Stoicism is a great operating model for startups and high-stress environments.
Separate what you can control from what you can’t control.
Example: other people’s relationships.
Practice fear setting quarterly.
Ask “What if” and define several worst case scenarios.
Determine “what can I do” to prevent those worst case scenarios.
Problem solve “how can I” repair any damage that may happen.
Do not be a solo founder. The road it too difficult to go it alone.
If you want investors to take you seriously most will only work with companies incorporated as a Deleware C crop.
Clerky is a tool that makes this easier.
YC takes 7% in your company for $120,000 of capital & advising.
Use YC to network & ask as many questions as possible.
YC wants startups to have at least 10% growth every week.
As a CEO ensure you give your co-founder a substantial stake in a company to keep them on board for the long haul.
As a CEO your first real test is to find talented people and sell them on why they should forgo their lucrative career to work with you on a startup.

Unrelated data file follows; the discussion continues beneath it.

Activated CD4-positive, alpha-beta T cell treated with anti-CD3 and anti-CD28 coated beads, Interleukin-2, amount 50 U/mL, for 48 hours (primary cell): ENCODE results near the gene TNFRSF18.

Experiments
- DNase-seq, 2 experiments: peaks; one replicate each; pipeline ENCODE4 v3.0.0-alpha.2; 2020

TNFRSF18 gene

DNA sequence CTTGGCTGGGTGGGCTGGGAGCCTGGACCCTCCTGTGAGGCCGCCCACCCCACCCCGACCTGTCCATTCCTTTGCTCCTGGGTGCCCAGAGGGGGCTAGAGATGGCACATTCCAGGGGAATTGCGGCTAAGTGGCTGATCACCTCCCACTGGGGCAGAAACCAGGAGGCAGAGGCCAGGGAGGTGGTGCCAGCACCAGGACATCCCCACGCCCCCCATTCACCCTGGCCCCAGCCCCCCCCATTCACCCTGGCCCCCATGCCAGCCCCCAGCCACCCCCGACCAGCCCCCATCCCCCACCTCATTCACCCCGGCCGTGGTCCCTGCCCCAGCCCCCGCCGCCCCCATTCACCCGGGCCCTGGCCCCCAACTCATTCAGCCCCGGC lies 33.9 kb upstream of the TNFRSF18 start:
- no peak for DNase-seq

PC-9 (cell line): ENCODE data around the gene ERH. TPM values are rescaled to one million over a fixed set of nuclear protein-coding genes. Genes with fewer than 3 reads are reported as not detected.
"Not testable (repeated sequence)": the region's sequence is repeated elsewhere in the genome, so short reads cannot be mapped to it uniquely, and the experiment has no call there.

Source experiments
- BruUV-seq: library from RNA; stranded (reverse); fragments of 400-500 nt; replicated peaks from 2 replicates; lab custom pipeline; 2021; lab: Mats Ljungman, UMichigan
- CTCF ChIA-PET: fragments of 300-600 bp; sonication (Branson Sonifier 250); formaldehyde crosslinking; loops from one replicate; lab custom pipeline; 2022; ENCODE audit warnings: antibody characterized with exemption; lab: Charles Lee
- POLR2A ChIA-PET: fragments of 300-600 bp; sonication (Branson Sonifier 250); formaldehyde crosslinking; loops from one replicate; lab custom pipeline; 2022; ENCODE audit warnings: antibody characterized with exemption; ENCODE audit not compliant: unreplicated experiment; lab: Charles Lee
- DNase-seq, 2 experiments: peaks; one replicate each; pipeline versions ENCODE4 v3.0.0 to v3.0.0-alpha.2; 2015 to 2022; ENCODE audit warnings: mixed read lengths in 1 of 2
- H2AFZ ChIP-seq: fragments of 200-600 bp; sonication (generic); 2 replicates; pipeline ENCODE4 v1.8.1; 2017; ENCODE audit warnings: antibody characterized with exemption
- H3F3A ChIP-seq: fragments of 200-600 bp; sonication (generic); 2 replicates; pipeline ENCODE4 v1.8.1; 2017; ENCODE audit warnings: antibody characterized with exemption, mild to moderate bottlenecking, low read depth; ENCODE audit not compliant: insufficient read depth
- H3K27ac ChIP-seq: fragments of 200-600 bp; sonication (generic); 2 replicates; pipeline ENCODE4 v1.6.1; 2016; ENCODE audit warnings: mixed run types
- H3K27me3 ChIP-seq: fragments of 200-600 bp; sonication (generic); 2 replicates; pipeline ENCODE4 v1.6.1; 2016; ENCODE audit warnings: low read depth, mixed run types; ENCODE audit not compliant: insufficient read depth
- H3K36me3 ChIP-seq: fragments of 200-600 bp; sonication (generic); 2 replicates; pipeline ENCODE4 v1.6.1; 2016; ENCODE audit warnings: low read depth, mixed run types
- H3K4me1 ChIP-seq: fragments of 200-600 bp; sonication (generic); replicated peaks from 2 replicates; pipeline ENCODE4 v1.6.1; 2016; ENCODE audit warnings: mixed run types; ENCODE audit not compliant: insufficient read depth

- Focus on selling to the innovators. The 2.5% of people who “get it”
It’s a numbers game.
Out of 100 sales, pitches expect 98 of those people to say “no”.
Or approximately 1/50 will say “yes”.
If someone says “I would, but it needs this one more feature” consider it a no.
- Go to conferences.
Line up meetings with attendees prior to the event & schedule 30-minute meetings with each prospect.
- Sales are about listening to customer problems.
Don’t try to convince the customer why they should buy from you.
- Be extremely persistent with follow-ups.
It could take 50 tries to land a large contract or sale.
However, if the sale is worth $100,000 it’s worth the effort.
YCombinator has a sales template:
- Don’t offer free trials.
Instead, of free trails, offer a 30-day cancellation policy.
You want the default option to be to buy into the product.
Sell few customers at a large price tag.
Sell many customers at a small price tag.
And anywhere in between.